UN chief meeting Israeli, Palestinian leaders in bid to end violence

2015-10-20 17:22
Israeli riot police officers operate in the Arab neighbourhood of Issawiyeh, in Jerusalem. (Ariel Schalit, AP)

Israeli riot police officers operate in the Arab neighbourhood of Issawiyeh, in Jerusalem. (Ariel Schalit, AP)

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Tel Aviv - UN Secretary General Ban Ki-moon was meeting Palestinian and Israeli leaders on Tuesday in a surprise visit to the region aimed at ending more than two weeks of the worst street violence in years.

Ban first met Israeli President Reuven Rivlin in Jerusalem, as two Palestinians and one Israeli died in three violent incidents.

A Palestinian was shot dead after trying to stab an Israeli soldier near the southern West Bank city of Hebron. 

A second Palestinian was shot dead south of Jerusalem, after he rammed a vehicle with Israeli license plates into Israelis at a junction, injuring two people. Police said it was a deliberate attack. 

An Israeli motorist was fatally injured when his car was stoned by a Palestinian mob in the same area. He got out of his car when rocks were hurled at it, and was then run over by a Palestinian truck, whose driver said it was an accident.

"I am dismayed, as we all should be, when I see young people, children, picking up weapons and seeking to kill," Ban said in a video message to Palestinians and Israelis.

"To the youth of Palestine, I say: I understand your frustration. I know your hopes for peace have been dashed countless times. You are angry at the continued occupation and expansion of settlements," he said.

"Many of you are disappointed in your leaders and in us, the international community, because of our inability to end this conflict," the UN chief continued as he called for non-violence.

Anger

Saying Israel's concerns about security are genuine, he added: "I also understand the anger many Israelis feel. When children are afraid to go to school, when anyone on the street is a potential victim, security is rightly your immediate priority.

"But walls, checkpoints, harsh responses by the security forces and house demolitions cannot sustain the peace and safety that you need and must have."

Forty-seven Palestinians and nine Israelis have been killed this month in violence sparked partly by Palestinian concerns that Israel is trying to change the rules for access to a Jerusalem site holy to both Jews and Muslims.

The violence erupted early this month as Jews visited the site, known as the Temple Mount to Jews and the Noble Sanctuary to Muslims. It is the site of the destroyed biblical Jewish temple and today houses Al-Aqsa Mosque, the third holiest site in Islam.

Under a decades-old agreement, Jews may visit but not pray on the mount. Instead, they may pray at an adjacent ancient retaining wall, known as the Wailing Wall. Prime Minister Benjamin Netanyahu has denied planning any change to the status quo.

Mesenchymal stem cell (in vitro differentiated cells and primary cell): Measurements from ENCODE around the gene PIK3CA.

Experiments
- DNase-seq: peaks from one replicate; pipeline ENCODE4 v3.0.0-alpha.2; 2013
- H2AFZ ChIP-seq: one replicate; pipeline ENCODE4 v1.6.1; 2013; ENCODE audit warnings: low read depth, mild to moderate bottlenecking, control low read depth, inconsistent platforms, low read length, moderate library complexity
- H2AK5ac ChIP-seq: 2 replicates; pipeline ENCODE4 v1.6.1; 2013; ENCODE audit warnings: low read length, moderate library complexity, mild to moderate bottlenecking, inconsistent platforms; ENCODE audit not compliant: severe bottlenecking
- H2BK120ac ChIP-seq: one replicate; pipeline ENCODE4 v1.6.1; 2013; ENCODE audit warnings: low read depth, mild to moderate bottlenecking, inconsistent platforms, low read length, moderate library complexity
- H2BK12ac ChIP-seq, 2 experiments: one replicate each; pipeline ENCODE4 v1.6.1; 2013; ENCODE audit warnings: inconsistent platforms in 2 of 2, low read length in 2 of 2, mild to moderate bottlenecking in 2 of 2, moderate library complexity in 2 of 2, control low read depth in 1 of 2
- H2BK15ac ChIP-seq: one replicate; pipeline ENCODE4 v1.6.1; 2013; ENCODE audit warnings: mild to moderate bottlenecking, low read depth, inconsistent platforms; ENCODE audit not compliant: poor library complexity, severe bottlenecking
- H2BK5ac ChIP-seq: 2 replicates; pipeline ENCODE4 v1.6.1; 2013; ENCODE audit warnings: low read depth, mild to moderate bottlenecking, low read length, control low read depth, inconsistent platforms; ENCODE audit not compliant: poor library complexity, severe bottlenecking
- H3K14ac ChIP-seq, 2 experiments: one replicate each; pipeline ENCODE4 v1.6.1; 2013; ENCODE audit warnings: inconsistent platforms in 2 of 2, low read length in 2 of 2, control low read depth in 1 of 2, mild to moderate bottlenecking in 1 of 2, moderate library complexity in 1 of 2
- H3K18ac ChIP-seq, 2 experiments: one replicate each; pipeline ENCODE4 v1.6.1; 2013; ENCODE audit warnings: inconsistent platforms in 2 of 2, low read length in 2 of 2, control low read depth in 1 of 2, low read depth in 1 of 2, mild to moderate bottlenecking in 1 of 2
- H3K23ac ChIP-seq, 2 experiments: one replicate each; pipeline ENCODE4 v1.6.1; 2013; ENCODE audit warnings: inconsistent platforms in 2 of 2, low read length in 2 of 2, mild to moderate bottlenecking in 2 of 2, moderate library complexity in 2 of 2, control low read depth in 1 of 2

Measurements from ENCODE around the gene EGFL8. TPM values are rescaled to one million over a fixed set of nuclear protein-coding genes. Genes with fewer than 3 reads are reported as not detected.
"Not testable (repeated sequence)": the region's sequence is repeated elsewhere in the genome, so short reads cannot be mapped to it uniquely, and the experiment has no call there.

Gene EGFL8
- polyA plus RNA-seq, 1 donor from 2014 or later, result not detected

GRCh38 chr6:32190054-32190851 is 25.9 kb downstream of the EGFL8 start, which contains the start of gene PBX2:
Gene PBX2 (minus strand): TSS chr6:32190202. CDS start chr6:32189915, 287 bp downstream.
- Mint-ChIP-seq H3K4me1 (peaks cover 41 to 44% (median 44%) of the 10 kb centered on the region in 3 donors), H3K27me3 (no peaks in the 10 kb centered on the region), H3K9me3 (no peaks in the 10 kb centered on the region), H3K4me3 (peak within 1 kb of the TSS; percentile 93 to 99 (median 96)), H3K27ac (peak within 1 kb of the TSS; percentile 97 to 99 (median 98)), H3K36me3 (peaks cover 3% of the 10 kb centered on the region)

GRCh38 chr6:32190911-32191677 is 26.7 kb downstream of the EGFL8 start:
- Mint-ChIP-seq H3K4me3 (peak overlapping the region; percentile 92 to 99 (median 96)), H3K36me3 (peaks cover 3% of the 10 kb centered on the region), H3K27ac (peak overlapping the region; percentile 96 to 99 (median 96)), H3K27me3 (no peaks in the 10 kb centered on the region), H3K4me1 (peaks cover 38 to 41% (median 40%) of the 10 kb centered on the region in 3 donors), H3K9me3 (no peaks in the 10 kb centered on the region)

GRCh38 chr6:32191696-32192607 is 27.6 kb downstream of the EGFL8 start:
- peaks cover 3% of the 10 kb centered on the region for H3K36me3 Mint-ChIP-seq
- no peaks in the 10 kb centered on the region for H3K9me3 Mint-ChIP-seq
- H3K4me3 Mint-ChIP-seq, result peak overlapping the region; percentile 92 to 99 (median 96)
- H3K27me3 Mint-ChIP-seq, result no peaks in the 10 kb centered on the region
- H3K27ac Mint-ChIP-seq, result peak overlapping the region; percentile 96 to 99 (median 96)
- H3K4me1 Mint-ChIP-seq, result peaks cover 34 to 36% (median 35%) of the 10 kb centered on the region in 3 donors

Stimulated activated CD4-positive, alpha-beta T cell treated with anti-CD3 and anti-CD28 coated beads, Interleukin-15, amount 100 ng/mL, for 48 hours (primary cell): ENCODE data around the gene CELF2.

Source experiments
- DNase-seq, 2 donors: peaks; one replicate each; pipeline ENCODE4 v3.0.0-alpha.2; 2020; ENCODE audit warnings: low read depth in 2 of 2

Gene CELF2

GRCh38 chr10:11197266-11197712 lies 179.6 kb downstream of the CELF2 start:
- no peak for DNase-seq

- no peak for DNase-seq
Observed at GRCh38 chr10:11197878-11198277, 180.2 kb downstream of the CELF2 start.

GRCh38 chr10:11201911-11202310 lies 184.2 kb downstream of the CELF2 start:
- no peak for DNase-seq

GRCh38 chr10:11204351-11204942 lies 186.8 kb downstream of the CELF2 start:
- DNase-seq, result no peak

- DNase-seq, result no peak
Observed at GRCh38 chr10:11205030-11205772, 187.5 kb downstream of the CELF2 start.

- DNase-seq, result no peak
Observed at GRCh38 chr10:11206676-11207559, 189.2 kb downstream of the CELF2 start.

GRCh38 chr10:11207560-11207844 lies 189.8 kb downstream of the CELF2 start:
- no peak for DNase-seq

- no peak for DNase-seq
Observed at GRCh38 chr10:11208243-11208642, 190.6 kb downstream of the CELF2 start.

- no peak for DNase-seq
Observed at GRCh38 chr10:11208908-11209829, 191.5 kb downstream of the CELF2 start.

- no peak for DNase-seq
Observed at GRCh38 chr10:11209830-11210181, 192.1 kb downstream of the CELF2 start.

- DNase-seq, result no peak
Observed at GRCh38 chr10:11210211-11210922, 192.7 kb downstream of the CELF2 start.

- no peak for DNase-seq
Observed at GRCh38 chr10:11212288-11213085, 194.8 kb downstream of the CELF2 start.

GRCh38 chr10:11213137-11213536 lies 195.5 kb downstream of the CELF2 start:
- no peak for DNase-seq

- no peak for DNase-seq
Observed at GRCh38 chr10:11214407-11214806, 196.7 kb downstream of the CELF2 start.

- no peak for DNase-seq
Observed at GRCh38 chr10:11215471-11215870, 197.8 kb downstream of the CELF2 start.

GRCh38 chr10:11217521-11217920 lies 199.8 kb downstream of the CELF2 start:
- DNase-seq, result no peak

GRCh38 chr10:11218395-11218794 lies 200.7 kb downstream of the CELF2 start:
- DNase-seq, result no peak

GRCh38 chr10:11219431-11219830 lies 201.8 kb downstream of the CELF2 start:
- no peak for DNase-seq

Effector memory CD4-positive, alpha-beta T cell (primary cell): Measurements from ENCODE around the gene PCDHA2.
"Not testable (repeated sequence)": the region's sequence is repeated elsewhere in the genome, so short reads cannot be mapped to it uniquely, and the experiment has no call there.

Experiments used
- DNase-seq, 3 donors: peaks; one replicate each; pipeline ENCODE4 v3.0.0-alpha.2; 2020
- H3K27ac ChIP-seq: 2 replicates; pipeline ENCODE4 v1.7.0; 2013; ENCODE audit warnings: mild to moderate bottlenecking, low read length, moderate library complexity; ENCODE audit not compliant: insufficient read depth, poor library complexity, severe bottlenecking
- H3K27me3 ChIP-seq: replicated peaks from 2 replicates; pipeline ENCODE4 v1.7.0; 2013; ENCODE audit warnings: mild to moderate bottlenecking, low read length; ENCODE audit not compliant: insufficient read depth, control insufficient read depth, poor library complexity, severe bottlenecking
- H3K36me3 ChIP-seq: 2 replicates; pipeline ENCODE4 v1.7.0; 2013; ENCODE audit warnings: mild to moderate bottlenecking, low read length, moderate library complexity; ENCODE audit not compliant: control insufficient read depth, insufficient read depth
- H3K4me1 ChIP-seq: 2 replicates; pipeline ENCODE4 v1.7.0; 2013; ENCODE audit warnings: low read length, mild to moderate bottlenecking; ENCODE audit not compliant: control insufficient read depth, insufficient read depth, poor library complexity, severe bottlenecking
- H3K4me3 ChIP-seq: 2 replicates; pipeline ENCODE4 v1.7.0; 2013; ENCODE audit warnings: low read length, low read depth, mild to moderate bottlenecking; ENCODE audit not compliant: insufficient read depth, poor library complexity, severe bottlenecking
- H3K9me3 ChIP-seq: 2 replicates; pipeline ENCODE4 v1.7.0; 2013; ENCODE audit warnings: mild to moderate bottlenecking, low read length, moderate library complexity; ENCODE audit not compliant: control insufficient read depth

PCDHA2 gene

Since October 3, Palestinians have launched about 30 knife attacks against Israelis, spreading fear and raising tensions in Jerusalem and elsewhere.

Israeli soldiers and policemen have also clashed almost daily with Palestinians throwing stones and petrol bombs in Jerusalem and the West Bank.

After his meeting with Rivlin, Ban is to hold talks with Netanyahu in Jerusalem and Palestinian President Mahmoud Abbas in the West Bank city of Ramallah.

John Kerry

US Secretary of State John Kerry is also expected to discuss the violence during talks with Netanyahu in Germany this week.

Most attacks against Israelis have been carried out by Palestinian residents of East Jerusalem, who have Israeli residency permits, which allow them free travel in Israel. Palestinians in the West Bank and the Gaza Strip need permits to enter Israel.

Israel has begun blocking entrances to Arab neighbourhoods of Jerusalem, seeking to impede Palestinian access to predominantly Jewish areas of the city.

Israel claims all of Jerusalem as its eternal capital. Abbas said Palestinians want East Jerusalem as the capital of a future state.

Meanwhile, Israel overnight arrested Hassan Yousef, a top leader of Islamist group Hamas, at his home near Ramallah.

The Israeli military said he was arrested for incitement to violence. Observers said the arrest was mainly a signal that Israel was acting against calls by Muslim leaders for deadly attacks to "defend" the disputed holy site. 

Hamas runs the Gaza Strip, where several Palestinians have been killed in border clashes with Israeli soldiers this month.

Read more on:    un  |  us  |  palestine  |  israel

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